Almost 45,000 town hall jobs are to be cut across the country as councils brace themselves for a savage government squeeze on their budgets.
Analysis by The Independent has identified tens of thousands of local authority posts that will be scrapped – with jobs working with the elderly and with unemployed young people particularly at risk.
Councils across the country are drawing up plans to trim their spending by between 25 and 30 per cent over the next four years, reductions that will lead to a huge number of redundancies among the two million local government workers.
In the past week alone, 1,500 redundancies have been announced at Somerset County Council and 200 at Bedford Borough Council, while unions have warned that 1,000 posts are about to be axed by Bristol City Council.
The leader of Oxfordshire County Council yesterday warned that it could have to shed 1,000 jobs.
The Independent has identified 50 councils, from the south coast of England to the north-east of Scotland, where more than 40,000 jobs are being cut. A further 3,500 posts in Connexions, a service run by local authorities to give careers advice to teenagers, are about to be scrapped.
With many of the country's 400 local authorities only beginning to draw up budget plans, between 100,000 and 200,000 jobs could eventually be lost in councils. Some losses will be achieved through voluntary redundancies and retirement, but widespread sackings are certain.
Redundancies on that scale will provoke industrial unrest and leaders of the public-sector unions are to pledge at next week's TUC conference to fight the job losses.
Nick Clegg, the Deputy Prime Minister, has urged local councils not to be panicked into indiscriminate cuts and to reshape services to be more efficient and easier to use. But the size of the budget cuts councils expect to make means that heavy job losses are inevitable. The 32 London boroughs, for example, are drawing up plans to slash spending by £5bn a year.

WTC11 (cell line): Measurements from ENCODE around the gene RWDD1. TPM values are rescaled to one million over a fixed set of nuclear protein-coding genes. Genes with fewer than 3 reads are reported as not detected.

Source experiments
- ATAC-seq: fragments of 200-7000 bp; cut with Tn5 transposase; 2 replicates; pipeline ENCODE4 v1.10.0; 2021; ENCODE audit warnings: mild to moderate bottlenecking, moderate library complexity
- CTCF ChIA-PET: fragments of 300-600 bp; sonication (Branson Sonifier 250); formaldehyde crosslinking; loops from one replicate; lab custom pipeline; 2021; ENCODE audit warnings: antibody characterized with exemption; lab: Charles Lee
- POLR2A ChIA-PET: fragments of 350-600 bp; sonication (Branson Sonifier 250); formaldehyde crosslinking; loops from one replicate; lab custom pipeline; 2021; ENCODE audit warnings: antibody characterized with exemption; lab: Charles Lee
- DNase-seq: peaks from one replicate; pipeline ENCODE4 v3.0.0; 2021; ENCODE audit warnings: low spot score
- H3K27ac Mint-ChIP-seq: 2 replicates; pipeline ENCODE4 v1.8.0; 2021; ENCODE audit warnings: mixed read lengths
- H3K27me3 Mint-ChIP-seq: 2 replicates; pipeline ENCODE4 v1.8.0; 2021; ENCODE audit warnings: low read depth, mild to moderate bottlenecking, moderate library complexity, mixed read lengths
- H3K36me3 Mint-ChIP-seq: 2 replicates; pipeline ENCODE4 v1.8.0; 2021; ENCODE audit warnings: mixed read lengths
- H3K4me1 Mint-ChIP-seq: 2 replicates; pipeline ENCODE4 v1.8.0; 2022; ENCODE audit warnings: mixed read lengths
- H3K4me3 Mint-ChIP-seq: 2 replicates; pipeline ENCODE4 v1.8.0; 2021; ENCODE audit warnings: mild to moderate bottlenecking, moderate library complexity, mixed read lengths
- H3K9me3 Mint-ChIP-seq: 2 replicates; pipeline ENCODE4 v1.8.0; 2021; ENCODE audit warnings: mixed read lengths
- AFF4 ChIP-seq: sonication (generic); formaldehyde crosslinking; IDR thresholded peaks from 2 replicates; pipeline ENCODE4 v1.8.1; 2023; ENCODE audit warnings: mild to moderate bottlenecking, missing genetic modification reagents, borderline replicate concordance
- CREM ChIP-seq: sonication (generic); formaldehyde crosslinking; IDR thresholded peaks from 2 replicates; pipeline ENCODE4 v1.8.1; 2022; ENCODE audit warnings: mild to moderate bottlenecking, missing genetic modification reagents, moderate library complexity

Major cities will be heavily hit, with at least 2,000 posts due to be cut in Birmingham and 2,800 in Glasgow. Unions estimate that Sheffield City Council's plans to cut spending by £220m will lead to more than 1,000 job losses, and claim that 2,000 could also go in Barnsley.
The English shire counties will also bear a heavy burden, with 3,000 posts due to be cut in Nottinghamshire, which has warned it faces the "unprecedented financial challenge" of cutting £150m from spending. Another 3,000 jobs look vulnerable in Essex, 2,000 in Cornwall, 1,000 in Lincolnshire and 700 in Kent.
Northumberland is set to axe 1,000 jobs in addition to the 1,300 it has scrapped over the last two years.
The pain is also being felt in smaller authorities. Bath and North East Somerset Council has said it expects "300 or more" job losses, while Fareham Borough Council has announced plans to cut 42 posts.
Dave Prentis, the general secretary of Unison, said: "It is deeply worrying that serious staff shortages in social work and social care are set to get worse and cutting so-called 'back office' jobs has a devastating effect on frontline services."
Meanwhile Hampshire Police announced moves to cut 1,400 posts, including hundreds of officers, in an effort to find savings of £70m over four years. The Police Federation warned that 40,000 posts could be lost in England and Wales if the Home Office is forced to cut its budget by 25 per cent in next month's spending review. Ministers are also poised to make the first decisions on potential military cuts next week as part of a wider Strategic Defence and Security Review.